- Competitive advantage: stock markets are still very geo-centric and only compete globally with each other to a limited extent. The LSE appears to have a pretty rock-solid competitive advantage, effectively having a local monopoly position over key infrastructure and information. There is some competition and pressure to innovate across its markets, but this is limited and LSE seems to be a global leader. I think you can be reasonably confident that LSE should be able to maintain its competitive advantage over the long term.
- Growth prospects: the LSE’s short term performance is subject to the valuations and fluctuations in volumes of trading on the stock market. Over the longer term, I think you can be more certain that growth should be strong, as the markets LSE is in should benefit substantially from secular long term growth. I would also expect the LSE to continue its geographic expansion through acquisitions and partnerships.
Current momentum is excellent, with recent positive results and the share price breaking out to new highs not long ago. The valuation seems pretty reasonable to me given the long term growth prospects.
I first came across Judges quite some time ago and have successfully invested in it before. It has made it back on to my watchlist recently since performance has improved after a couple of bad years. It is a ‘buy and build’ company that buys very small owner-operated scientific instrument businesses, typically buying them from their founders when they retire. It focuses on trying to identify businesses that serve very small niches and are effectively global monopolies. It’s basically a bit like a private equity fund, but focusing on smaller businesses than private equity typically would.
- Business economics: the economics are good. Judges isn’t hugely profitable at the moment but it has the potential to be and manages to generate good returns over time. It has decent margins and returns on capital and is extremely cash generative. The businesses it owns appear fairly capital light in general.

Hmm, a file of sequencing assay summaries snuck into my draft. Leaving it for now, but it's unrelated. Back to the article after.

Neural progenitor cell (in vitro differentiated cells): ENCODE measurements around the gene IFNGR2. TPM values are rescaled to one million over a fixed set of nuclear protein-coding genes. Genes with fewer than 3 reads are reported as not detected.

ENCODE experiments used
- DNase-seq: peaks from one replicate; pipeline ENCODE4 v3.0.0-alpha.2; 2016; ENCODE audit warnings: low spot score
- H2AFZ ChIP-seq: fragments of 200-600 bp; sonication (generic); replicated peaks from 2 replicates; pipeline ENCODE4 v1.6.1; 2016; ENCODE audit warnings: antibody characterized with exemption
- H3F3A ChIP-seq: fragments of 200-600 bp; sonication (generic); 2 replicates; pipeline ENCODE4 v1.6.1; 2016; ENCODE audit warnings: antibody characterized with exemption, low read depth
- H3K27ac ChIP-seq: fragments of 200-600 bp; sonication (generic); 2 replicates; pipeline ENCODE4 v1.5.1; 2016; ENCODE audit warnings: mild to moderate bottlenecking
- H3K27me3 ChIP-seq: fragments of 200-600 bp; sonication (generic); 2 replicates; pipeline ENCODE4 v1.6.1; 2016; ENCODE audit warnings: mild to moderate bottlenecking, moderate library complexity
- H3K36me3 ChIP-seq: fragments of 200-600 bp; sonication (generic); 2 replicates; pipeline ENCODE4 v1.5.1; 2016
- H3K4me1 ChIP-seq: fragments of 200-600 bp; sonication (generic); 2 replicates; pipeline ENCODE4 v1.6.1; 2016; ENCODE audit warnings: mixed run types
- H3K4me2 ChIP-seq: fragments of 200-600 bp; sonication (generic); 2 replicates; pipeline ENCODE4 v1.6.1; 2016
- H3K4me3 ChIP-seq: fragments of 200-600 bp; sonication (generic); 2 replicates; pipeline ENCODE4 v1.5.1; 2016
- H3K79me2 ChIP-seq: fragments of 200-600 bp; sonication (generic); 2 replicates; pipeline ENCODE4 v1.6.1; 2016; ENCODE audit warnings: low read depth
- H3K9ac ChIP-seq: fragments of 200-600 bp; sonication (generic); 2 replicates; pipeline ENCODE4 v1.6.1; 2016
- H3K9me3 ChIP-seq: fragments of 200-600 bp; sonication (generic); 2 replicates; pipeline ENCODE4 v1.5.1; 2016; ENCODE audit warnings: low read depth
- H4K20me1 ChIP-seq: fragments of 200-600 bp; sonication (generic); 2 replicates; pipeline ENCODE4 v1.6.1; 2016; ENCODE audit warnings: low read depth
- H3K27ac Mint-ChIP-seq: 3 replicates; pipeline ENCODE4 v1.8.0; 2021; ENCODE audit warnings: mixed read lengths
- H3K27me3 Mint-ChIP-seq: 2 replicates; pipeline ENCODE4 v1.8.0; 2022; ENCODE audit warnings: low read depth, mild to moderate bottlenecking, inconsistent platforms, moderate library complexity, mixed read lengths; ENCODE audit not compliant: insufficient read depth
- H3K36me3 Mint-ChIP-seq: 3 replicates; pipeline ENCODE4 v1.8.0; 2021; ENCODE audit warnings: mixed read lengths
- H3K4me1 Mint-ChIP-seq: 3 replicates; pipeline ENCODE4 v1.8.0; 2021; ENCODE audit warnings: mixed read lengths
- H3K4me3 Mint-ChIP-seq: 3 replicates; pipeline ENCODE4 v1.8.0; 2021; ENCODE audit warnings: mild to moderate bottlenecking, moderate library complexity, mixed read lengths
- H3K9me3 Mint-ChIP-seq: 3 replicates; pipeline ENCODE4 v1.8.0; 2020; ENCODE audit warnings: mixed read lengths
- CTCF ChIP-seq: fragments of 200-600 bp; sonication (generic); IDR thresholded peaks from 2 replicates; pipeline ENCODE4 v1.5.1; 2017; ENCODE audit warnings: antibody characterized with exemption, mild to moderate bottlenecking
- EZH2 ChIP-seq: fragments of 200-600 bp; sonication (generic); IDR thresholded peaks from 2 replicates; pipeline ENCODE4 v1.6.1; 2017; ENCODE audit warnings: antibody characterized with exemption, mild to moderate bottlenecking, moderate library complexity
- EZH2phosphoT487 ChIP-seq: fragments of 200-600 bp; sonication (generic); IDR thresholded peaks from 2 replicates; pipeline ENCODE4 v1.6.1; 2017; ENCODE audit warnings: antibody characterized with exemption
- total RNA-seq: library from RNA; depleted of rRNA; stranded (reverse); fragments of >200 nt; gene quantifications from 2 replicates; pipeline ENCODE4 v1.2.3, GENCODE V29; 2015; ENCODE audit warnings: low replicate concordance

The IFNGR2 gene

- Track record: Judges has a very good track record over the longer term and has been successful at growing revenues and profits at a decent rate overall. However, there are some ups and downs. A lot of its growth is driven by making acquisitions at very decent valuations and the availability of suitable opportunities varies from year to year. It has had a couple of difficult years recently with some operational issues at one of its larger businesses, though these now seem to be sorted. Its various businesses experience peaks and troughs as demand for their niche products can be quite lumpy.
- Competitive advantage: properly understanding all of the markets Judges’ businesses are in would be a level of detail too far for this investor. According to Judges they are small global niches where there is little competition. I’m inclined to believe this.
- Growth prospects: the long term growth prospects look decent as Judges’ markets are likely to experience secular growth – demand from its main customers in the education sector is likely to grow significantly over the long term. Given Judges is still relatively small I think there is still plenty of scope for it to find decent investment opportunities at decent valuations.
Momentum is great. I bought the shares pretty soon after an ‘ahead of expectations’ trading update, with the price breaking out to new highs. The valuation seems very reasonable.